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Bouas Danilia village, where The Durrells of Corfu often film their outdoor scenes, is not a real village. It was built as an open-air museum back in the 1970s.
In this picture, I am photographed there (on the left) with school friends in April 1985 during an excursion organized by my school in Athens. Typically in Greece, the pupils in the final class of high school get to vote about where they will get to spend the ‘pentaimeri’ i.e. their eagerly awaited five-day excursion away from home. Being the Greek equivalent of a ‘prom night’ in a way, it is the Greek 18-year-olds’ last chance to enjoy carefree time together with their schoolmates before inevitably taking their separate ways in life.
Back then, the usual choices across all schools in Athens were Rhodes, Corfu or Crete as the destination. The choices in my school were narrowed down to either Corfu or Rhodes. Personally, I was rooting for Rhodes as back then I hadn’t been there yet, but Corfu won. For me, it was still exciting, of course, as I knew I’d be visiting new places around Corfu that I hadn’t seen till then.
As the ferry approached the dock of the old port in Corfu town, I made out on there the shape of a man that seemed familiar. As I soon suspected, it was indeed my grandfather Spyros, waiting to meet me, having arrived all the way from Moraitika on the bus. It was a wonderful surprise! He had even brought a big, round cake for me to share with my friends, a present from my grandmother, Antigoni.
(那些读过的低潮,这是完整的f so many truths about my grandparents, are probably chuckling right now. Yes, that was my grandmother all over).
And with this warm welcome to Corfu from my grandparents, my Corfu school trip began…
Indeed, as expected, during those precious five days we visited a couple of places I hadn’t seen before, including Paleokastritsa’s lovely monastery on the hill, and the traditional village of Bouas in Danilia that I mentioned earlier.
We were the only visitors walking its streets that sunny afternoon and it seemed eerily quiet. It had only been in operation for just a couple of years and hadn’t yet thrown its doors wide open to the multitudes of tourists who flocked to dine, dance and party to the sound of bouzouki songs from all over the island, especially in the 90s.
I remember walking down a main road, peering through the wide open front doors of ‘shops’ and ‘workshops’… A bakery, a blackmith’s… Antique tools and other items lay before the doors… a loom, a spindle, a pitchfork… ceramic pots, sacks, scattered hay…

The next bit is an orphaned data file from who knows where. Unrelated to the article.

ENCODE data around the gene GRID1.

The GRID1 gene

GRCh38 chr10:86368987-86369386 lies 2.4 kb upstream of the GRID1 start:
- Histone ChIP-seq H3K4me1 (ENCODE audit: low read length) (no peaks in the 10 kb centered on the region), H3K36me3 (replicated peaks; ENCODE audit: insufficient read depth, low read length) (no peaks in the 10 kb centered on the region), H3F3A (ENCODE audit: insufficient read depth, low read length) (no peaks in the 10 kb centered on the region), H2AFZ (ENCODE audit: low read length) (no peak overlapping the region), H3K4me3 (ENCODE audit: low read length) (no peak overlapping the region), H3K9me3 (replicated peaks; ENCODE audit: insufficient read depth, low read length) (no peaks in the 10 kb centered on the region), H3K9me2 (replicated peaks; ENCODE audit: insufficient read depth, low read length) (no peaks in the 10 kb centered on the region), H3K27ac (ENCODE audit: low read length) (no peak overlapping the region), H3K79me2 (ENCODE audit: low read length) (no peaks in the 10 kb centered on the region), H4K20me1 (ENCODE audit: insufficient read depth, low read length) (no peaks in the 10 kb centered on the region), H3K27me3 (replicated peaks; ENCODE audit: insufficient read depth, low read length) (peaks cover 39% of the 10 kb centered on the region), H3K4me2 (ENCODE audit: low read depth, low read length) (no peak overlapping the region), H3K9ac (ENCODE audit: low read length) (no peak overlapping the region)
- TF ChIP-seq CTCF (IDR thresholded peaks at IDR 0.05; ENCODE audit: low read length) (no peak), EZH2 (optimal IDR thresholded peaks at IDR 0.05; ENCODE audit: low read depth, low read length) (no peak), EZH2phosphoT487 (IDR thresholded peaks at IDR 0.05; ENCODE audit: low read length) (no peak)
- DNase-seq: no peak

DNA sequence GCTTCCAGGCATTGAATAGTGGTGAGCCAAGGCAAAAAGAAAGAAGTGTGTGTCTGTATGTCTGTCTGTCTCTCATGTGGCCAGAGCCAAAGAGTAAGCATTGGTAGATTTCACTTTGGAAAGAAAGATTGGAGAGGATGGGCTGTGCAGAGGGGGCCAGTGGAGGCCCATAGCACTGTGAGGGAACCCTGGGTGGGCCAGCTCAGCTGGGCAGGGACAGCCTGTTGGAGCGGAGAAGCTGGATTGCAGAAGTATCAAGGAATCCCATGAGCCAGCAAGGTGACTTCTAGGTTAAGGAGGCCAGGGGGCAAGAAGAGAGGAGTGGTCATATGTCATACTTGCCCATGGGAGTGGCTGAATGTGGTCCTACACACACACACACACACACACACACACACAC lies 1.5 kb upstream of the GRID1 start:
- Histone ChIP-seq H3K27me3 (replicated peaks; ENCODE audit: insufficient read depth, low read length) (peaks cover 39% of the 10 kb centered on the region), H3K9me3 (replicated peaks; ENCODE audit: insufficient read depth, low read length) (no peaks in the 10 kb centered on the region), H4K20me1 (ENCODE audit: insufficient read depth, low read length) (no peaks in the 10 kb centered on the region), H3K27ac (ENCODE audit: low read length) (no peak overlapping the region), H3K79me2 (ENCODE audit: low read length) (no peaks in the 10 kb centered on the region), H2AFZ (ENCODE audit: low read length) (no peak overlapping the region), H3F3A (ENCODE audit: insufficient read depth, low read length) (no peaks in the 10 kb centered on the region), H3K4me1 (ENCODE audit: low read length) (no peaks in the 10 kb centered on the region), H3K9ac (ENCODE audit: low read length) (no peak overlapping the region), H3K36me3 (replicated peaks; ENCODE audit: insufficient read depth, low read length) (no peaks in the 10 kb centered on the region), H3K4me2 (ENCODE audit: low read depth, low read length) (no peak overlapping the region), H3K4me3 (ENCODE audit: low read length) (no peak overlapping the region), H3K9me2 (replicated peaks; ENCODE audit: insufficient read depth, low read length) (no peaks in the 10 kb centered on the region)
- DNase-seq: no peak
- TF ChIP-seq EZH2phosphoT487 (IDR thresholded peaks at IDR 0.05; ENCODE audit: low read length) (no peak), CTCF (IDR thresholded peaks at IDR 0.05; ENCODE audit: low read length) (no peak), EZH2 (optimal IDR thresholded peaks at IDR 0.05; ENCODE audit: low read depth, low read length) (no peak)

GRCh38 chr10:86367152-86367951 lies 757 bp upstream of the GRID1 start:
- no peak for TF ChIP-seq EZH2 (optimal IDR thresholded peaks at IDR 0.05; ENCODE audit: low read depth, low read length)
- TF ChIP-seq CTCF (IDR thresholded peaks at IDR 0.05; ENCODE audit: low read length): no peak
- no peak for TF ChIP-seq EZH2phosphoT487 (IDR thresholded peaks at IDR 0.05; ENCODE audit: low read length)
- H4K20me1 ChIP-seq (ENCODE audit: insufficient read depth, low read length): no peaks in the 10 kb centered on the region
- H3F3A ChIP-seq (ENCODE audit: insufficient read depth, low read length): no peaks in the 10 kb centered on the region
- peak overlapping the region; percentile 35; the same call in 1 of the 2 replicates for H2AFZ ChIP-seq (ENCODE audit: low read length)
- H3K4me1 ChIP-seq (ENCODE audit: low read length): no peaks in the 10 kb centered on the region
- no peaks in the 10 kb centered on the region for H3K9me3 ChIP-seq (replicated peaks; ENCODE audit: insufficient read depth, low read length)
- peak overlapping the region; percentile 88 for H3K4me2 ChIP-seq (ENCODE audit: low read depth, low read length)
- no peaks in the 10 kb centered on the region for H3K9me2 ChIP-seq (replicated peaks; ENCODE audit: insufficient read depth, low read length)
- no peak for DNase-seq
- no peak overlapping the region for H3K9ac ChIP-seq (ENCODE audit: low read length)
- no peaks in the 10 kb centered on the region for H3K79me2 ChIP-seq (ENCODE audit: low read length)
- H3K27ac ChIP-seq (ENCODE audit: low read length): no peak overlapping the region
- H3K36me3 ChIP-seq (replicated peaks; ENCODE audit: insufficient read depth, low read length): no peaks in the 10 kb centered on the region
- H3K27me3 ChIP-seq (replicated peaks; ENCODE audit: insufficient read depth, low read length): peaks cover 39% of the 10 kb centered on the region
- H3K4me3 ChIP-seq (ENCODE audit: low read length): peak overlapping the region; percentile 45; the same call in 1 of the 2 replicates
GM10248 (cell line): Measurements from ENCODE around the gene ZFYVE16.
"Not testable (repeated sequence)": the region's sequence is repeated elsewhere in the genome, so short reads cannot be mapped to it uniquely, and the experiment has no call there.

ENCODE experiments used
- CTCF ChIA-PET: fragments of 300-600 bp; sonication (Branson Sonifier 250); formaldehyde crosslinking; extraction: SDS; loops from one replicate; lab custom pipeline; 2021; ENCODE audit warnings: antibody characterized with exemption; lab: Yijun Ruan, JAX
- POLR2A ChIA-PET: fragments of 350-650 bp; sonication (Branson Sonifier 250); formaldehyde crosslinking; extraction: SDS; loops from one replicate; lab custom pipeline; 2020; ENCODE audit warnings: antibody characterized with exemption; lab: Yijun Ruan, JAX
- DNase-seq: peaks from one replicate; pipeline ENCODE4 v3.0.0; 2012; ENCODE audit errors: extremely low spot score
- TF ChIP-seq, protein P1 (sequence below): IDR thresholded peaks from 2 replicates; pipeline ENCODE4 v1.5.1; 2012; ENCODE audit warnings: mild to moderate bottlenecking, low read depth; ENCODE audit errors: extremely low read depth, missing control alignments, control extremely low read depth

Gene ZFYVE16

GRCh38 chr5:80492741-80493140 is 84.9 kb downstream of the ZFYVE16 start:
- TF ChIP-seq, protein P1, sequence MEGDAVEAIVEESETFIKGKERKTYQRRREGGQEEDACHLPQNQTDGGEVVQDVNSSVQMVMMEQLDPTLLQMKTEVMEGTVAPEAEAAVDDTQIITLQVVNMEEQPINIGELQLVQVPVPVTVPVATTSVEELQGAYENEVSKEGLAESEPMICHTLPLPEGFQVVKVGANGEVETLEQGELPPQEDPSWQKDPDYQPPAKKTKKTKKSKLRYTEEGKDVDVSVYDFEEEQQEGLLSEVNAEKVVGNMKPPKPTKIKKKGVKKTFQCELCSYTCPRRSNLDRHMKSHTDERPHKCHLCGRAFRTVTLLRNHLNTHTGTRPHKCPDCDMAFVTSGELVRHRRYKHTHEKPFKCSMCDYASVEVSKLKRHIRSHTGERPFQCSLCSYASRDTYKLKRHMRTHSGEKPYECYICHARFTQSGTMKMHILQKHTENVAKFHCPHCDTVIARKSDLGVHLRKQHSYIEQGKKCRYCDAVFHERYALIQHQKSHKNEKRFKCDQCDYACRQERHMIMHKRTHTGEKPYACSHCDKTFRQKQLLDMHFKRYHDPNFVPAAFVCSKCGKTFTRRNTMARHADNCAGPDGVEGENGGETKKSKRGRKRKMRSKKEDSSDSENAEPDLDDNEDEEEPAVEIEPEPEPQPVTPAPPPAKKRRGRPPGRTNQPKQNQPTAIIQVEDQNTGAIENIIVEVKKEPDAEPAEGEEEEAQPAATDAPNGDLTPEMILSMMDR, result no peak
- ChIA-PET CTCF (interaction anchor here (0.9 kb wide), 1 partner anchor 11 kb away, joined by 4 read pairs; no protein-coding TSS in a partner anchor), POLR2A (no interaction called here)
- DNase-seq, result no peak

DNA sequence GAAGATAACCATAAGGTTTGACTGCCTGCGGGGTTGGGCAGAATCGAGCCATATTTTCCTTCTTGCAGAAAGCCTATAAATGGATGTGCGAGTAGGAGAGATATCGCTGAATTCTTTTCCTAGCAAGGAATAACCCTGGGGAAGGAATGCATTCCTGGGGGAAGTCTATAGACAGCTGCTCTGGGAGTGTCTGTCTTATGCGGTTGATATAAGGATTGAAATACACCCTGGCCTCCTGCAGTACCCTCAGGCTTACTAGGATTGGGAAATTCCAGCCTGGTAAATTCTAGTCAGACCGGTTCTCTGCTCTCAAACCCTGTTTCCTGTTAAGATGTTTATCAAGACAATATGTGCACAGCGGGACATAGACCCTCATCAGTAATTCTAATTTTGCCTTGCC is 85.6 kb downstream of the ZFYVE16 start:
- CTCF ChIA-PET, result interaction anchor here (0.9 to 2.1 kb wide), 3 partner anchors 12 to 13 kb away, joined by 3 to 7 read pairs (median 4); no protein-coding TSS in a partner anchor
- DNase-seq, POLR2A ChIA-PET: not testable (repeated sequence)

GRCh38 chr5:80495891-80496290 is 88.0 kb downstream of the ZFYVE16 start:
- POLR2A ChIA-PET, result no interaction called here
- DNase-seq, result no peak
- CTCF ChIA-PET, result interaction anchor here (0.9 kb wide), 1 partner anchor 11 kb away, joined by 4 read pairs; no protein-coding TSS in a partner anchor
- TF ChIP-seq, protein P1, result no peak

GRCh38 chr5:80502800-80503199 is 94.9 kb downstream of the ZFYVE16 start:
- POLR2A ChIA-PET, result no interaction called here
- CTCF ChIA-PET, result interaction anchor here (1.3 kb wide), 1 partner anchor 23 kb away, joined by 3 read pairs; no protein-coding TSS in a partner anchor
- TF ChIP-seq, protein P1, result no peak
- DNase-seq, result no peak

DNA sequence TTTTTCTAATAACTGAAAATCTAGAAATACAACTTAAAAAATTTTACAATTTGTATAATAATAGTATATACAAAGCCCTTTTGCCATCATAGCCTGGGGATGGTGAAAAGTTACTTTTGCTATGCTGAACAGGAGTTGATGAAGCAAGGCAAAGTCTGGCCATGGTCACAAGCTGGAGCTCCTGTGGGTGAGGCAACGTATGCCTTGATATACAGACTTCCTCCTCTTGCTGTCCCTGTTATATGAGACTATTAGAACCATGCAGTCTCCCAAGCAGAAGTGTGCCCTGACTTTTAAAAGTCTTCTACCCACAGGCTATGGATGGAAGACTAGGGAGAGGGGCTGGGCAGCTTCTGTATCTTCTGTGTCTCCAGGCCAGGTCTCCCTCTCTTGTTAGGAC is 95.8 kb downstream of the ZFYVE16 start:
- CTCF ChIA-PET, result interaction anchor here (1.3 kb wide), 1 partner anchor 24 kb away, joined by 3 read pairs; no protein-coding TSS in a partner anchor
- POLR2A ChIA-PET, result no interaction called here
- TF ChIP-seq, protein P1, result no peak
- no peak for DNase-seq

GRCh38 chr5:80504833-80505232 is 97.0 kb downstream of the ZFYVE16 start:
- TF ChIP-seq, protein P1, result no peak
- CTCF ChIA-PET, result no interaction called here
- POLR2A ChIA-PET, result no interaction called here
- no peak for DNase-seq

And even though many of the artifacts on display looked suitably old, the buildings and the whole set up seemed brand new, and so pristine in fact that they didn’t do much to create the illusion of a genuine, liveable village. As a result, I wasn’t particularly impressed by it, which is probably the reason I never took any pictures except for the one above. But now, in retrospect, I regret it, and can appreciate the tremendous work and love that went into this place. It was a monumental feat of the Bouas brothers and, clearly, a lifelong dream too to create this special place from the ground up.
That visit in 1985 was the only one I ever made to the village. Nowadays, thirty plus years later, the humid Corfu winters and the relentless summer sun have done their work to give it the genuine, decrepit look that makes it an enchanting place to be in and, thus, a gem for the film and TV world too.
It’s no wonder that the popular TV series, The Durrells of Corfu, uses it largely these days for the filming of its outdoor scenes. With its decaying walls and picturesque facades, I expect it’s child’s play for the professionals of the set to give every scene the nostalgic 1930s look that we’ve all come to cherish in the series.
Sadly, for most of us, it’s only through the show that we can now admire Bouas Danilia village as it is no longer open to the public. Its creators and owners, the Bouas brothers, have now passed away. Since 2000, the village ownership has been transferred to the Daskalantonakis family of Grecotel.
的Corfu Imperial Grecotel Resort is situated near Bouas Danilia village. Nowadays, guided tours to the village, grand dinners and various other events are offered exclusively to the guests of the resort.
Did you know? Even James Bond has walked the streets of Bouas Danilia village! A Greek wedding scene was filmed there for ‘For Your Eyes Only’.
I highly recommend you check out the first link below to see pictures of Danilia village and more on the filming for the James Bond movie.
If you’re not familiar with The Durrells, the second link below includes a short trailer for your enjoyment, as well as more info on the series.
的Durrells of Corfu series is broadcasted on ITV in the UK, on PBS in the USA and on OTE’s subscription channel in Greece.
I recently interviewed one of the Greek actors who play in series three of The Durrells. Scroll down for details!